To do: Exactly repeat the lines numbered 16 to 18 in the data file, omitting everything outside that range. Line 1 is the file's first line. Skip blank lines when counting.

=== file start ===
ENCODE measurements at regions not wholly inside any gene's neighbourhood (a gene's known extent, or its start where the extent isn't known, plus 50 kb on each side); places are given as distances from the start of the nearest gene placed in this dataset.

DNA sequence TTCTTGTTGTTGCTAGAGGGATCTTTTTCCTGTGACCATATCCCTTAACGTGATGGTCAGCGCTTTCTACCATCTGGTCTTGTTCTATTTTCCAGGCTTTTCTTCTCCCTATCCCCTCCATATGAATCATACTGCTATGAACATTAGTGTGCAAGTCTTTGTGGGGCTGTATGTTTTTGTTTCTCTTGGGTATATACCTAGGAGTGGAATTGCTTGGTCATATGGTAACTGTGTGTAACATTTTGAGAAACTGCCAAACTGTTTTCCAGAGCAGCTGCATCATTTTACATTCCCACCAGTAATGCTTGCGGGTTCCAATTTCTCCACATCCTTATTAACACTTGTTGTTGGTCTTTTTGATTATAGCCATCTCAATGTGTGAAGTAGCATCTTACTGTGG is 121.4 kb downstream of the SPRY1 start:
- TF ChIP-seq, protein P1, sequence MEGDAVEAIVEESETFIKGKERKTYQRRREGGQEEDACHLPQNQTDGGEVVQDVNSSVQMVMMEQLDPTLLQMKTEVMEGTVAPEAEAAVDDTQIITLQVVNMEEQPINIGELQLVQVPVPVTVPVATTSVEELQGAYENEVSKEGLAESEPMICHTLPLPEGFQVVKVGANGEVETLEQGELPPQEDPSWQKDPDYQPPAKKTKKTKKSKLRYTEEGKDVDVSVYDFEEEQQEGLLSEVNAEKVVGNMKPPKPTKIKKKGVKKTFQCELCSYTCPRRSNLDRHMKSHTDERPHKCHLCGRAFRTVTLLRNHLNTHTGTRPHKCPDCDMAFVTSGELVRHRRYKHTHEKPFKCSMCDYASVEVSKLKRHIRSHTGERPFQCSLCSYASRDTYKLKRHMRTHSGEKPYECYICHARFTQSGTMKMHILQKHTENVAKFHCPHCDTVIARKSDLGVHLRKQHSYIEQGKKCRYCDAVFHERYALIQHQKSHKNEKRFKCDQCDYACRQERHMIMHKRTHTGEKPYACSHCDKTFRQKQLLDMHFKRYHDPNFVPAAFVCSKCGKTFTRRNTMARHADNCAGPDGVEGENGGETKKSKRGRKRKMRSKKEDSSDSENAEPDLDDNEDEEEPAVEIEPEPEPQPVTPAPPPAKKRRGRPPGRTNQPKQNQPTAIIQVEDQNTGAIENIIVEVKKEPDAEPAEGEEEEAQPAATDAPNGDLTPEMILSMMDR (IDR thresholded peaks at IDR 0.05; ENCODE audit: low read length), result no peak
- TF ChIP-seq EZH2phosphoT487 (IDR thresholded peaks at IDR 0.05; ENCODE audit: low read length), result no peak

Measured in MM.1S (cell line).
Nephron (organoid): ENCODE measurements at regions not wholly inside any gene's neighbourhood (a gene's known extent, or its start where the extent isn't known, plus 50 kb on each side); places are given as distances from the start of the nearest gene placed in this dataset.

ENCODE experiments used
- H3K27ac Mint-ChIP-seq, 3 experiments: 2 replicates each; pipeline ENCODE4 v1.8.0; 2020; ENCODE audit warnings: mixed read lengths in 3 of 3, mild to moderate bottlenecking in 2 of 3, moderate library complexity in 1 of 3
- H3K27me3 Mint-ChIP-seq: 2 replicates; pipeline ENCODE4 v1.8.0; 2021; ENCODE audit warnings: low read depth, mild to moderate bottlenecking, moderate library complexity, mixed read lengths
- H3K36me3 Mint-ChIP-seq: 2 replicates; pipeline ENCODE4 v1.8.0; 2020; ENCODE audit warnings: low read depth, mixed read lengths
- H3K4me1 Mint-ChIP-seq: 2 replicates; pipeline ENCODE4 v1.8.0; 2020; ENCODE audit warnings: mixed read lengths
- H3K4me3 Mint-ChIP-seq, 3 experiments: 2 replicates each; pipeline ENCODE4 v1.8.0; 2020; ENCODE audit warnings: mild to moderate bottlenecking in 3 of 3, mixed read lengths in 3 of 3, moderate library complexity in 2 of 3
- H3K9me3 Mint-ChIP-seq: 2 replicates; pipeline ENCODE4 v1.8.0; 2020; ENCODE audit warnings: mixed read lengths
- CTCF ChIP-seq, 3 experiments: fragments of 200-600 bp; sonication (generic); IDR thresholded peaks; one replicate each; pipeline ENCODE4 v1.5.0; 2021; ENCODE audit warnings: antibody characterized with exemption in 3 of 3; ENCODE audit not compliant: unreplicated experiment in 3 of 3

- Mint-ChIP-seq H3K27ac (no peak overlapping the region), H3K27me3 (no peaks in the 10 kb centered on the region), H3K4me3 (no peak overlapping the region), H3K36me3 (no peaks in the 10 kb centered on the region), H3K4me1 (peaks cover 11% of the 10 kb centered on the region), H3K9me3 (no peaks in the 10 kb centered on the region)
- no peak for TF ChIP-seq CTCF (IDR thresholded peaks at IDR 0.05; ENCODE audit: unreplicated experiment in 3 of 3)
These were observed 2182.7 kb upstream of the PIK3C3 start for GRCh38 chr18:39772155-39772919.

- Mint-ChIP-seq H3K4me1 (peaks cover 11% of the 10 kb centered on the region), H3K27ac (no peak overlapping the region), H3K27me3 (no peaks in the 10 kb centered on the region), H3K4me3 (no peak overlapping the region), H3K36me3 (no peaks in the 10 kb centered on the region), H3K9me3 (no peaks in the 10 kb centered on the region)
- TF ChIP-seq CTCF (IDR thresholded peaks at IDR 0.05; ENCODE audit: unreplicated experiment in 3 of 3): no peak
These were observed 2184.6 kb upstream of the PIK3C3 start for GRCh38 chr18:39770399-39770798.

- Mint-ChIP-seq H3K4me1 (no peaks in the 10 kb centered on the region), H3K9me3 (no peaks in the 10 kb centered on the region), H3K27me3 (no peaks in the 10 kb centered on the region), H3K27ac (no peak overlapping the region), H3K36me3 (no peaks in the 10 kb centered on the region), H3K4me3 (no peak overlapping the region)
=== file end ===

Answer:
- no peak for TF ChIP-seq CTCF (IDR thresholded peaks at IDR 0.05; ENCODE audit: unreplicated experiment in 3 of 3)
These were observed 2182.7 kb upstream of the PIK3C3 start for GRCh38 chr18:39772155-39772919.

- Mint-ChIP-seq H3K4me1 (peaks cover 11% of the 10 kb centered on the region), H3K27ac (no peak overlapping the region), H3K27me3 (no peaks in the 10 kb centered on the region), H3K4me3 (no peak overlapping the region), H3K36me3 (no peaks in the 10 kb centered on the region), H3K9me3 (no peaks in the 10 kb centered on the region)